In June 2021, Canadian provincial and territorial authorities overseeing securities rolled out unified crowdfunding regulations for startups. This opened the door for retail investors, not just the affluent elite, to invest in emerging companies.
This move mirrors initiatives by the U.S. Securities and Exchange Commission (SEC), which updated its crowdfunding rules in March of the same year. I’ve been pushing for more accessible private capital markets in Canada for over half a decade, and it feels like we’re on the cusp of significant transformation.
Platforms like Questrade and Wealthsimple, along with Canadian banks offering online direct investment options, have been instrumental in popularizing investment in publicly listed companies. The last year has seen a surge in retail investment in public markets, fueled by a combination of bullish market trends, pandemic lockdowns, and unprecedented accessibility for individual investors.
Backers Securities Inc. is a financial services firm specializing in providing securities crowdfunding solutions. The company is dedicated to offering secure, efficient, and transparent platforms where entrepreneurs can connect with potential investors.
Bloomberg reports that U.S. retail investors used to account for 10-14% of the public company market prior to the introduction of commission-free trading in 2013. That figure has since jumped to about 20%.
I argue that the core logic for making private companies accessible for retail investors is grounded in the bedrock principles of a free market—freedom of choice and competition. The idea is simple: investors and entrepreneurs should have the freedom to interact and decide who gets to finance whom.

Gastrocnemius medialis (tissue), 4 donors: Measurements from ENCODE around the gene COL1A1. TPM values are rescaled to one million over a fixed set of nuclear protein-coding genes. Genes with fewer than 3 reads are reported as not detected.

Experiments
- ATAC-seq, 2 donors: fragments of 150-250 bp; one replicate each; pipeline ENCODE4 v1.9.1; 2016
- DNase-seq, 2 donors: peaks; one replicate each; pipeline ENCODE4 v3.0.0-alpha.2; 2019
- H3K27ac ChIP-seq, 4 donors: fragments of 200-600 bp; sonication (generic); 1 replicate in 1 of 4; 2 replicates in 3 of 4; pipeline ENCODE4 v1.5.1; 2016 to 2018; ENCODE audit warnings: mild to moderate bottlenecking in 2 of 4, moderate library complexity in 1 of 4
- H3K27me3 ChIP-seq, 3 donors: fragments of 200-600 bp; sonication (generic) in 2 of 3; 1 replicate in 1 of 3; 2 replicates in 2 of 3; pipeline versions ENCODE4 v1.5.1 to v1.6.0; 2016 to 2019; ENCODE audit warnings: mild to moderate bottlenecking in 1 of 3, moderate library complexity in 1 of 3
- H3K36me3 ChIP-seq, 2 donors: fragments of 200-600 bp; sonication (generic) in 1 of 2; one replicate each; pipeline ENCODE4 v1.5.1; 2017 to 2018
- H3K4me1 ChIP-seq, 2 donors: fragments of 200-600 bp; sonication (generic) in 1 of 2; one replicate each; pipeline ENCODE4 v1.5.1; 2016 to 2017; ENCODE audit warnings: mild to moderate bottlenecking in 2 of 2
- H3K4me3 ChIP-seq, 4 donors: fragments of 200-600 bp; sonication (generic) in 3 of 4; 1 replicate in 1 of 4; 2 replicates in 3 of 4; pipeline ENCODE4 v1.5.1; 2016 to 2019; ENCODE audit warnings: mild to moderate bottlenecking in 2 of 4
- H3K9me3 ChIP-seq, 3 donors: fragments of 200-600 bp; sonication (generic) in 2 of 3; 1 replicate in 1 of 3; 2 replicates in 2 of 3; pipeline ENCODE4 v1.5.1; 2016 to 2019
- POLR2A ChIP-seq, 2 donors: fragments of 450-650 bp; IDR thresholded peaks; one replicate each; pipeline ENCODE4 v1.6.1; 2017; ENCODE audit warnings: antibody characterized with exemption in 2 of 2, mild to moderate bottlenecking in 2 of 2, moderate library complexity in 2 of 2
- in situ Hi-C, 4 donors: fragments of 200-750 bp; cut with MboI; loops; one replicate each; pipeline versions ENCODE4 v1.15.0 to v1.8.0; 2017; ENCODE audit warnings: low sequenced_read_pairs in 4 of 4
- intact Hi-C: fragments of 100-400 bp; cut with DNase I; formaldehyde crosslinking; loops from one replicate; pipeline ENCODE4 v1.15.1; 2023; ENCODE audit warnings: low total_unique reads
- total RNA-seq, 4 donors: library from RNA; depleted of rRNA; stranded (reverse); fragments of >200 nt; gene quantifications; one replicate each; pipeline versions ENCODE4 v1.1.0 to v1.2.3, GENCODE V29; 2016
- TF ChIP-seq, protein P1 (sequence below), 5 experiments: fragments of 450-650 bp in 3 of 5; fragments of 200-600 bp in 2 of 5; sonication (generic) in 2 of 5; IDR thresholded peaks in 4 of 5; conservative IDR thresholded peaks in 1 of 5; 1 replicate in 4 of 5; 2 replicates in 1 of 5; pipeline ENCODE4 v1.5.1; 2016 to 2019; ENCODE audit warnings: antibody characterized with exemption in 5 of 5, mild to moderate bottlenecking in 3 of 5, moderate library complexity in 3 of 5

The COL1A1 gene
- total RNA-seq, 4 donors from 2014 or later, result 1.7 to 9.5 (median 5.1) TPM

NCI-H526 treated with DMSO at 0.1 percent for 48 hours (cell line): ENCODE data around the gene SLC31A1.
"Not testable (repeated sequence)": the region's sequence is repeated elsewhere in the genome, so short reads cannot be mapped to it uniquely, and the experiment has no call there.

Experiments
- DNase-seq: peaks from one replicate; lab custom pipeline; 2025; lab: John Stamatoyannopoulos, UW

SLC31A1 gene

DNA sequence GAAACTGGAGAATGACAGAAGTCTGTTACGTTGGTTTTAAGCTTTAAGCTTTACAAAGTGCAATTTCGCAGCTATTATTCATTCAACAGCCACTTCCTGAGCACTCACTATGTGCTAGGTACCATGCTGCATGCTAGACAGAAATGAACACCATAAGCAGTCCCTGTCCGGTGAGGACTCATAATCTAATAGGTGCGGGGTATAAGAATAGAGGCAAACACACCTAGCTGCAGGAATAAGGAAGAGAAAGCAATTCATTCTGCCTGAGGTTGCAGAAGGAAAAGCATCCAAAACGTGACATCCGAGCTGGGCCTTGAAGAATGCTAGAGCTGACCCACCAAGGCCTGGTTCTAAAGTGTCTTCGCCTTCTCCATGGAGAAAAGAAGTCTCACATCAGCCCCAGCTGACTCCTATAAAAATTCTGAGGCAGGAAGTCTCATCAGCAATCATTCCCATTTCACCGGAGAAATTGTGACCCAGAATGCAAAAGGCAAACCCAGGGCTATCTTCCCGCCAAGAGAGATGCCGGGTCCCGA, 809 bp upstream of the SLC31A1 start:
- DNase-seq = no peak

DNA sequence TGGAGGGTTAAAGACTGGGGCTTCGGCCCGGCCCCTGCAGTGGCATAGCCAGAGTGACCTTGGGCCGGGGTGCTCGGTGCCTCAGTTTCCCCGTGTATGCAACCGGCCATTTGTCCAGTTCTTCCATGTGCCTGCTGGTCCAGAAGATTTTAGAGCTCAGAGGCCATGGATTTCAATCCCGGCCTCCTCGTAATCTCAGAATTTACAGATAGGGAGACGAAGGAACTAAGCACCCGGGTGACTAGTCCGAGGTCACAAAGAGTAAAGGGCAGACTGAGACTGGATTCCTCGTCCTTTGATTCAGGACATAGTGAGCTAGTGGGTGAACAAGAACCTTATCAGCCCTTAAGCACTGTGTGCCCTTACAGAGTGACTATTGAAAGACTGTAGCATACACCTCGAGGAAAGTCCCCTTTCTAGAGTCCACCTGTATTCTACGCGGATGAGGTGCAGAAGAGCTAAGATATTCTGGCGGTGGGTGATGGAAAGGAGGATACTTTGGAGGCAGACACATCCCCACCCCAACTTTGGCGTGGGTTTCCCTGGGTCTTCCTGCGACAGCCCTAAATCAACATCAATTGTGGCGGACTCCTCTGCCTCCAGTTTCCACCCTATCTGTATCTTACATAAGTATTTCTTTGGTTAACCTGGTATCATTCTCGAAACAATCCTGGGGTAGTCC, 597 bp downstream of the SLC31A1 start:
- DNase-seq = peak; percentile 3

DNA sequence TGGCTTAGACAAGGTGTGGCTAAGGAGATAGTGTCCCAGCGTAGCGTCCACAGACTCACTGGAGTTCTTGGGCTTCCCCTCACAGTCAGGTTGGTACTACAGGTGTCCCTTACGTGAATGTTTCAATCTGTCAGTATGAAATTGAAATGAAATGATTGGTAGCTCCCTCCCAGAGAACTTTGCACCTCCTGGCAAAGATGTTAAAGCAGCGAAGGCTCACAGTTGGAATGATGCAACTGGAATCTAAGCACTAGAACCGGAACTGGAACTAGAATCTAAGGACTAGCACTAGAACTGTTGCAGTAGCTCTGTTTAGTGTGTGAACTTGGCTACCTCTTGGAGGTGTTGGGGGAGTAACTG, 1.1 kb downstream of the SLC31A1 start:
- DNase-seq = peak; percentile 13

Traditionally, only a select group of angel investors, venture capitalists, and high-net-worth individuals had the power to finance startups. Digital technology now serves as a crucial enabler to open these markets up, providing the infrastructure needed for a multitude of smaller transactions.
Of course, there are concerns about crowdfunding investment in startups. Firstly, these companies are not bound by the same stringent disclosure regulations as their public counterparts. Secondly, startups are often in precarious financial situations and face a variety of business risks. Lastly, investment in private companies is generally illiquid.
To address these risks, the new Canadian crowdfunding regulations require startups to use registered funding portals. Startups are also capped at raising $1.5 million annually and have investment limits of $2,500 per investor, or $10,000 if the portal operates as a registered securities dealer, like FrontFundr.
While regulators have set up these safeguards, the principle of “buyer beware” still holds. Investors must proceed with caution, doing their due diligence on crowdfunding platforms and the startups listed on them.
Liquidity concerns may not be as dire as they appear. Investments in private firms should be seen as long-term endeavors. A 2019 study by the BlackRock Investment Institute found that most investors don’t require high liquidity for their long-term portfolios.
The democratization of Canada’s private markets is within reach, promising to transform these markets into platforms open to all investors. This will also unlock a new stream of public capital for entrepreneurs, making it a win-win scenario for all parties involved.